Transactions, conversions, closing the deal. All good stuff in the grand scheme, but not what we should be focusing on when building sustainable relationships with customers. The problem is that when a transaction is the only goal, there’s little focus on keeping the customer coming back for more. Ten different people who make one-and-done transactions with your business may look the same in a spreadsheet, but one person who makes ten purchases over time is a much better indication that you’re doing something right.
Building that type of loyalty is far more valuable than focusing on transactions, and it requires frequent, meaningful engagement. I like to think of it as engagement to the “nth power,” a mix of marketing and customer service touches that builds lasting appeal.
Building loyalty starts with offering quality beyond the products or services that your business aims to sell. Customers also expect a high level of service, and this means different things to different people. Every interaction with a customer through social media, live chat, your website, or face-to-face conversation is an opportunity to build loyalty. Engagement throughout your relationship with the customer – whether you call it marketing, sales, or customer service – is the key to moving beyond transaction-based thinking. Here are a few of my tips for exponential engagement:
- First Impressions – You don’t necessarily have control of how a customer first connects with your business, but there’s plenty you can do to form a positive first impression. Be helpful, present, and welcoming on social channels. Create memorable marketing materials that read less like a blatant sales pitch, and more like an introduction. Make sure that your employees are trained with the right values, no matter where they’ll be connecting with customers.
- A Personal Touch – Data still plays an important role in engagement, especially if you do a lot of business online. However, if you plan to recommend products or services based on a customer’s purchasing patterns, be sure that you’re offering items that customer might actually want to purchase. Sending a broad, non-personalized list of email offers every week is unlikely to move the needle in a positive direction.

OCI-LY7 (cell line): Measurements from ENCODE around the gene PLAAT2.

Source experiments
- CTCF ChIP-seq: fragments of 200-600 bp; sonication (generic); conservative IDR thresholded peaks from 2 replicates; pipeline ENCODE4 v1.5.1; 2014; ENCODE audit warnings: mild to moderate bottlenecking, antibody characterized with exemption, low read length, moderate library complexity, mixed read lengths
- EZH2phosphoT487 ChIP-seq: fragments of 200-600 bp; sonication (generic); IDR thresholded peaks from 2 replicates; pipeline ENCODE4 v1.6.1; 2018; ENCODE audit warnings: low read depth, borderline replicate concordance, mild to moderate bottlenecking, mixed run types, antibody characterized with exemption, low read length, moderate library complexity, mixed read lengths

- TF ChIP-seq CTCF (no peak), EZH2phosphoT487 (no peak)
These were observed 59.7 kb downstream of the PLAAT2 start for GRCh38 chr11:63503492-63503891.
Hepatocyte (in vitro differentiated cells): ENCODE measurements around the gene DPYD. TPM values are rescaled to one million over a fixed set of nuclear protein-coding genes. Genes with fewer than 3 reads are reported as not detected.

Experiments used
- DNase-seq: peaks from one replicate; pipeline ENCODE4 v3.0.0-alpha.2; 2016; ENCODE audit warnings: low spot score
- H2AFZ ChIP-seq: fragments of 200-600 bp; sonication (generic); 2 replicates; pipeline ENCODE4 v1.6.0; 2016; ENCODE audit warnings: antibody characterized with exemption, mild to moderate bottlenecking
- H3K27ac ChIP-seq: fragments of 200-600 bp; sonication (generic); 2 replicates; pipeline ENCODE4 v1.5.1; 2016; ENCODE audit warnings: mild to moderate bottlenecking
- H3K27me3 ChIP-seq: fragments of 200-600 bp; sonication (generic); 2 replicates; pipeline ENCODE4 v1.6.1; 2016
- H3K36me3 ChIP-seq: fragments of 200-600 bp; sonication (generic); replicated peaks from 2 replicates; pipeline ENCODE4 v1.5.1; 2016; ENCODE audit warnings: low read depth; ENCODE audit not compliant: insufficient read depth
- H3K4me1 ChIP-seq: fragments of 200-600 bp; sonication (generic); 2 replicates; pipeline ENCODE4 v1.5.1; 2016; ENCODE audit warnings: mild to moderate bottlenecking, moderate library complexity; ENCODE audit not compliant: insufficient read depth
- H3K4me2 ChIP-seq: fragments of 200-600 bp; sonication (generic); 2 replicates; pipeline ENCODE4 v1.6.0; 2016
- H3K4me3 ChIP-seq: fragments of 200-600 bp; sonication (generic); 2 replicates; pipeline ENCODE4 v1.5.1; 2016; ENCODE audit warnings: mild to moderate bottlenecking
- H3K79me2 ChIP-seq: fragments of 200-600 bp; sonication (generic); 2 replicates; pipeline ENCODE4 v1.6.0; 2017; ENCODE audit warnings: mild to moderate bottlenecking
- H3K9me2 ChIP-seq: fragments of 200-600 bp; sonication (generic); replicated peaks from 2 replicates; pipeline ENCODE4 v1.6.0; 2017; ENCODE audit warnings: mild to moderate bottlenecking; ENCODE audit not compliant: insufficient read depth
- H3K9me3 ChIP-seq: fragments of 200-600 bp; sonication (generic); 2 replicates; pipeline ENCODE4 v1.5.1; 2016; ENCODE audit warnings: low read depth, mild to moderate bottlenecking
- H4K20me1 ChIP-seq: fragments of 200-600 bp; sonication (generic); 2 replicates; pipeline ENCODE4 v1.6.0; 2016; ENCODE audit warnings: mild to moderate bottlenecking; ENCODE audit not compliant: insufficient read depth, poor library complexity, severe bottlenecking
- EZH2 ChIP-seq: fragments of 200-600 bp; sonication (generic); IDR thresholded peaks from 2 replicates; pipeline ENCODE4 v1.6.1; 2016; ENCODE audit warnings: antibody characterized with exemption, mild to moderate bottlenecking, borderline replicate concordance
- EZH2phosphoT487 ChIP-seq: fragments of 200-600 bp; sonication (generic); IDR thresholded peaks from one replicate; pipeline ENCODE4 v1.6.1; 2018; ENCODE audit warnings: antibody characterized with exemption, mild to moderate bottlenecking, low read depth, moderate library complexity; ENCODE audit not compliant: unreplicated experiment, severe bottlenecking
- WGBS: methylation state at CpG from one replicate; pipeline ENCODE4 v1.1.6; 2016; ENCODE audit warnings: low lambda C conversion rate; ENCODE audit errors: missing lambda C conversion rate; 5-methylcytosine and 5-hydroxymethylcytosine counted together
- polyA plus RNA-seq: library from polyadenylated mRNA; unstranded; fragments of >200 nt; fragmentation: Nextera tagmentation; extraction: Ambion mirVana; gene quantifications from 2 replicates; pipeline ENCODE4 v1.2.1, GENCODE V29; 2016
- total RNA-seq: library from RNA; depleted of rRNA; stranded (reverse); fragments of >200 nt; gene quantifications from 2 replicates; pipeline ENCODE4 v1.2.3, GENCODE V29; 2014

- Checking In – Transaction-based thinking says the job is done once the money changes hands. Relationship-based thinking says you might want to check in to see whether the customer is enjoying their purchase, and find out if there’s anything you can do to help them make the most of it. This is especially true for major purchases, but it’s a great way to stay top-of-mind no matter what. If you want loyal customers, show them some loyalty from your end, too.
- Resolving Challenges – No relationship is immune to the occasional speed bump, but even challenges are an opportunity to build loyalty as long as they’re not too frequent. If a customer has a dispute, hear them out and treat them like a human being. Finding an acceptable, amicable solution builds loyalty in the long run.
- Social Fun – It’s not all about doing business. Social media is also a great place to connect with your customers on a personal level. Running photo contests, sharing content from customers, and getting involved in the conversation around your business helps keep customer loyalty strong. Just don’t get too caught up in trends. Being authentic is the name of the game.
- Leave a Legacy – On the business side of social, every time you interact in public places on social sites, you leave a bit of evidence about why a customer should (or shouldn’t) be loyal to your business. If your Facebook feed is filled with friendly conversation, promptly answered questions, and quality customer service, you get a head start on building loyalty with anyone who’s paying attention.
No matter how a customer connects with your business, there will always be opportunities to build loyalty if you’re willing to take the extra step and make the effort. These tips for extra engagement are just the tip of the iceberg. If you think about your customers and your relationship with them, you can come up with many more common-sense opportunities to have dialogue. Place your priority on the customer, and look for your own creative ways to build on positive relationships over time. Engagementⁿ may rely on today’s tech, but successful businesses have been using the same basic template for generations. #RonR… #NoLetUp
Previously posted at TedRubin.com